Unfortunately, he was fated to live his remarkable baseball life at a time when most refused to embrace his accomlishments. Successful black sportsmen were not merely ignored by the sporting public in the early 20th century they were largely reviled. However, Foster persevered, because that’s what he always did. He simply outwilled his opponents.
Beginning in 1902, he first garnered attention as a star pitcher for the Chicago Leland Giants, one of the best African-American teams in the country. The big Texan’s pitching repertoire was daunting – a powerful fastball, a knee-buckling curve ball, and a devastating breaking pitch that almost defied description but was technically labeled a “screwball” when a more apt moniker couldn’t be found.
Reportedly winning more than fifty games a season between 1903 and 1905 for the Cuban X Giants and Philadelphia Giants, Foster was the envy of teams everywhere – Black or White. Sadly, the sport’s biggest stage, the Majors, refused to provide the arena of opportunity that Foster’s talent demanded, because of a profoundly stupid objection to his pigmentation. His skin color, however, was mysteriously not an issue when it came time for him to offer advice and pitching instruction to big league players.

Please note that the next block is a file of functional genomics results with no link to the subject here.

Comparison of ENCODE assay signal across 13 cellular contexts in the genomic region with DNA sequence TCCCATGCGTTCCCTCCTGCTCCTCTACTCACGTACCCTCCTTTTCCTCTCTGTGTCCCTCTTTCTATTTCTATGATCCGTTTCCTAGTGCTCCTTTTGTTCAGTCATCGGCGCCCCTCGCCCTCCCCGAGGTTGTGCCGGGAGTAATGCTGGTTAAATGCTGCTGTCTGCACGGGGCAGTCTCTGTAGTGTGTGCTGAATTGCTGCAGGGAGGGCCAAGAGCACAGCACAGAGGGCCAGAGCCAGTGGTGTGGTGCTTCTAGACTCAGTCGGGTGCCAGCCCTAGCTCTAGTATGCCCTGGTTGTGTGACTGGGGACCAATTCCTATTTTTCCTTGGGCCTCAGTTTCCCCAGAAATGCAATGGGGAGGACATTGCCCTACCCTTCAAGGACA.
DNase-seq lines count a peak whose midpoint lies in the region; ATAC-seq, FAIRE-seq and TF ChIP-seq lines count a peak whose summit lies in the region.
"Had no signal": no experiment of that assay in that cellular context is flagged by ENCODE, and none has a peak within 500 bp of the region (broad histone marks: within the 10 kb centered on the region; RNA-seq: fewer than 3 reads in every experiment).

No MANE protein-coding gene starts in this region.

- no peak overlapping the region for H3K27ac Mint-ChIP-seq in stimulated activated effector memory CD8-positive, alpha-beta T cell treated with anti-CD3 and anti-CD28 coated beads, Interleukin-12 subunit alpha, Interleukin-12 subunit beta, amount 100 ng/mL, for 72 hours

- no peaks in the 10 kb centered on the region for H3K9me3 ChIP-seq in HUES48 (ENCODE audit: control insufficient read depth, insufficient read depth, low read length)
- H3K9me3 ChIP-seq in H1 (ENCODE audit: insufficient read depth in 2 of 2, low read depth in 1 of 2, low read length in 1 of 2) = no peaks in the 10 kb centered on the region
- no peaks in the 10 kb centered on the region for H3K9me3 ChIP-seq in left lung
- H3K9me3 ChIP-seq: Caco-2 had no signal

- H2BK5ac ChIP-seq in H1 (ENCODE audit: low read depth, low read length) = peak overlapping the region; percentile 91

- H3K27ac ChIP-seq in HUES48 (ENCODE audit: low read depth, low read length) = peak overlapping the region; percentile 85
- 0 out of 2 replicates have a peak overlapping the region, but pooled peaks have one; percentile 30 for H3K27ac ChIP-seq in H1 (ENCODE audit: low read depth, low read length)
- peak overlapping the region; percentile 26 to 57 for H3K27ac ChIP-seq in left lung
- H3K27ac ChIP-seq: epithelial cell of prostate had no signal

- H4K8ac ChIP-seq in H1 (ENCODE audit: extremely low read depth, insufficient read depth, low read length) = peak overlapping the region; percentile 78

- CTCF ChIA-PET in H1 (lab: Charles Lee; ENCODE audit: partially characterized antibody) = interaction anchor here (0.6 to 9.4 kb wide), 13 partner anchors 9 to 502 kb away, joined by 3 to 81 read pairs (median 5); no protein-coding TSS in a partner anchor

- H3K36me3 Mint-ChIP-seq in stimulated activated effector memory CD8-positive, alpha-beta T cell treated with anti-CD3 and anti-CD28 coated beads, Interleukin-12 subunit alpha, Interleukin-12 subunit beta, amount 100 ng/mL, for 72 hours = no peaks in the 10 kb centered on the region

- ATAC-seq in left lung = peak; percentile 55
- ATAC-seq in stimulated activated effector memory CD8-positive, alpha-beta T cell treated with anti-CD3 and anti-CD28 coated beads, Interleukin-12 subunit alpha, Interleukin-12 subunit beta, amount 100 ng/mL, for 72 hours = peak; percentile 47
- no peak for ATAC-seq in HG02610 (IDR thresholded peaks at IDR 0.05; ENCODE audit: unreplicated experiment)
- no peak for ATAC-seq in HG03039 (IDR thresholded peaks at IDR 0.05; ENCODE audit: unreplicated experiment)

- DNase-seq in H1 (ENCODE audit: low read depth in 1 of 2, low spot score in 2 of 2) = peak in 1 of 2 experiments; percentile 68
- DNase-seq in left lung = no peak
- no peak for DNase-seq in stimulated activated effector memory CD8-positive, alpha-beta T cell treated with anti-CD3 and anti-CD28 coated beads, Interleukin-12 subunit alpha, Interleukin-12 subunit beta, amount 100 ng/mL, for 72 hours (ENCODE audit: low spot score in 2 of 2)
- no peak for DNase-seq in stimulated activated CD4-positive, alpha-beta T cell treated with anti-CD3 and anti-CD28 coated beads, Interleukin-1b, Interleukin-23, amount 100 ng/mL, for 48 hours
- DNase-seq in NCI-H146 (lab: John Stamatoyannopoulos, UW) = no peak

No less than the great Christy Mathewson, pitching ace for the New York Giants and considered by many to be the most dominant pitcher of his era, was thought to have learned his greatest pitch, the fade away, from Foster. However, years of innuendo over the episode – and a lack of tangible proof – have dimmed its credibility. Still, the fact that so many so readily accepted the story as fact speaks to the legacy of Foster’s considerable picthing skill – that he could be easily seen as teaching one of the true greats of the game how to be even greater by using one of his, Foster’s, trademark pitches.